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BEST VALUE INSPECTION SERVICE PUBLISHES REPORT INTO SUTTON COUNCIL

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The Audit Commission has recently completed a best value inspection of Sutton LBC's housing service and found it de...
The Audit Commission has recently completed a best value inspection of Sutton LBC's housing service and found it delivers a fair service to its tenants and landlords.

The inspectors assessed the council after the completion of its complex and strategic review of its services under the government's new best value regime, which places a duty on local authorities to deliver the most economic, efficient and effective services possible to the public. (See bottom of text for report summary and LGCnet SUTTON COMMENTS ON AUDIT COMMISSION REPORT

They found that the housing service has strengths, in particular:

The successful delivery of a large and complex estate renewal project on the Roundshaw Estate, which will see decaying homes replaced by high quality new houses for local people.

A desire to improve the quality of housing services for local people

The commitment to involving and consulting customers in decision making

The inspection team judged that overall Sutton provided their tenants and

leaseholders with a fair service.

This is because:

Performance in key areas is not as strong as some other London boroughs.

The council has not been able to deliver the service improvements it wants within the existing housing management contract.

The council needs to build on its experience of consulting with customers to develop more consistent and representative participation practices.

The Inspection Team think that services will improve because:

The council has a clear commitment to best value, with dedicated professional staff who want Sutton to be a leading edge authority.

Performance in key areas has been improving, as a result of the council putting in place special initiatives to drive up standards for customers.

The council can use the opportunity of reviewing how it provides housing management services to set more appropriate performance standards for customers. The report recommendations include the need to:

Agree a new five year housing best value action that will ensure that Sutton delivers high quality housing services alongside the best in London. Agree a clear approach to change management to ensure a seamless transition between the current service provider and any new arrangements put in place.

Ensure proper performance management is in place to maximise service quality from the existing provider or any other organisation in the future. Chief inspector of housing, Roy Irwin, said:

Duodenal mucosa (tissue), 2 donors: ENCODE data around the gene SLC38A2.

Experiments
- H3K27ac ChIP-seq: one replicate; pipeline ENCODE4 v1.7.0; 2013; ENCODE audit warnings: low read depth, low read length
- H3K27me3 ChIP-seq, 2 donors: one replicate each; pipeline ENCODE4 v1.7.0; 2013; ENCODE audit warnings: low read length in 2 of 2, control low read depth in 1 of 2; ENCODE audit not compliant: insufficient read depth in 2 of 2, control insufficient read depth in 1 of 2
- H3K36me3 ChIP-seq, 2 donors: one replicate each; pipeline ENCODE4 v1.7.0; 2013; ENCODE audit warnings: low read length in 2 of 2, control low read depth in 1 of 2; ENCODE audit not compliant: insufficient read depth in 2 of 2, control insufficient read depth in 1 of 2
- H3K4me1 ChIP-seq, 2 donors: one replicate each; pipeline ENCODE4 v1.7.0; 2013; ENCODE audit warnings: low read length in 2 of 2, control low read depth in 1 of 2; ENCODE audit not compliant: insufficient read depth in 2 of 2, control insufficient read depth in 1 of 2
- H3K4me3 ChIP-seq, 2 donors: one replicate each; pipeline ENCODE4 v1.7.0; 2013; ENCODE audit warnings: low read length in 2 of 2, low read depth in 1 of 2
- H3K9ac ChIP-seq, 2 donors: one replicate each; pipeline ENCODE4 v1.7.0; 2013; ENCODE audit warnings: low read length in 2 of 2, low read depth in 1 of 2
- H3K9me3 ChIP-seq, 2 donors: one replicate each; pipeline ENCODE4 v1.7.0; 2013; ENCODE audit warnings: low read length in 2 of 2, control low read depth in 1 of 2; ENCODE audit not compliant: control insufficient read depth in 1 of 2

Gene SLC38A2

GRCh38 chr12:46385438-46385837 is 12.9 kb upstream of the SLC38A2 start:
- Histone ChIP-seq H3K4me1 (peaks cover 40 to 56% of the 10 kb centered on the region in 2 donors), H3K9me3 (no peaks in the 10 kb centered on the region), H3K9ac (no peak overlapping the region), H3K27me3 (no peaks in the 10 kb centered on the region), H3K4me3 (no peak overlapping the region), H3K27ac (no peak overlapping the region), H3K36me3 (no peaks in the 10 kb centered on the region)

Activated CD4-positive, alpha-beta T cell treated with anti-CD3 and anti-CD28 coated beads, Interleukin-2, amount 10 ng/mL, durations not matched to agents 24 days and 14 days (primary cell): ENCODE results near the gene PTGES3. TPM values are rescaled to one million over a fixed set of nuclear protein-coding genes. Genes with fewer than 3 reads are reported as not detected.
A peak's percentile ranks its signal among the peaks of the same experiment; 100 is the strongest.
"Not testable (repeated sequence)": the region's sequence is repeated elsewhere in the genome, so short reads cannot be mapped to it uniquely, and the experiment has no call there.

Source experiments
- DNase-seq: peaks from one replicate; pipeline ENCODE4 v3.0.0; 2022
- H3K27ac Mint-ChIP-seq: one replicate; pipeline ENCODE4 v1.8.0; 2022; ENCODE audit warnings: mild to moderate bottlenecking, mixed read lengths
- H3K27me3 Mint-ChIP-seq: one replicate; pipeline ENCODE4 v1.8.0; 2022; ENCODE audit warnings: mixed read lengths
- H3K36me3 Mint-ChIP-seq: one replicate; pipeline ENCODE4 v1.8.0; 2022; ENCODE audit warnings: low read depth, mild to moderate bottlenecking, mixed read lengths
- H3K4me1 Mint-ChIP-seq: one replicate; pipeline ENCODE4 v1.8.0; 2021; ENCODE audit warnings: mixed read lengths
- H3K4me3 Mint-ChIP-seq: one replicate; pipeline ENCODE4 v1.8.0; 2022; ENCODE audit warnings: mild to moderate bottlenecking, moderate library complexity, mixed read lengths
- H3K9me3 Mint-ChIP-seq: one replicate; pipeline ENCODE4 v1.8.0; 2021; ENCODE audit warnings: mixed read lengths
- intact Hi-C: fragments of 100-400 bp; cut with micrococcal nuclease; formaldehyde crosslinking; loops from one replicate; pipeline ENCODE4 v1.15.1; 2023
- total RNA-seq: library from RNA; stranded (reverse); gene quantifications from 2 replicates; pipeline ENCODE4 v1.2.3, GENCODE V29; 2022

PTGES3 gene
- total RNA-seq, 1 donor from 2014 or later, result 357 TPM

'Elected members and staff want Sutton to be a leading edge authority and have welcomed the principles of best value.

'The council needs to be more ambitious and challenging, setting performance standards that will mean customers receive a consistent, quality service.

'We look forward to seeing how much progress the council has made in improving services for its tenants and leaseholders when we return to Sutton in the autumn 2001.'

NOTES

The inspection of housing services at Sutton authority took place between 24 July and 4 August 2000. It involved interviews with council staff and members, and members of the public using the service.

The best value inspection service is part of the Audit Commission. It was established by the 1999 Local Government Act to provide the public with an independent assessment of whether best value is being achieved by their local council.

Inspection reports judge how well a service is currently serving local people, based on a star rating from 0-3 where 0 is poor and 3 excellent, and how likely it is to improve in the future.

The government has placed a duty of best value on councils requiring them to improve local services over the next five years. Services must be delivered to clear standards of cost and quality - by the most economic, efficient and effective means available.

Councils must annually report on their performance (best value performance plans) and review all of their services over the next five years in order to identify and achieve continual improvements in local services.

The Audit Commission for local authorities and the NHS is an independent body established under the Audit Commission Act 1998. Further details the report can be obtained here

This is an early Best Value review, undertaken prior to the introduction of statutory guidance, that came into force on 1st April 2000

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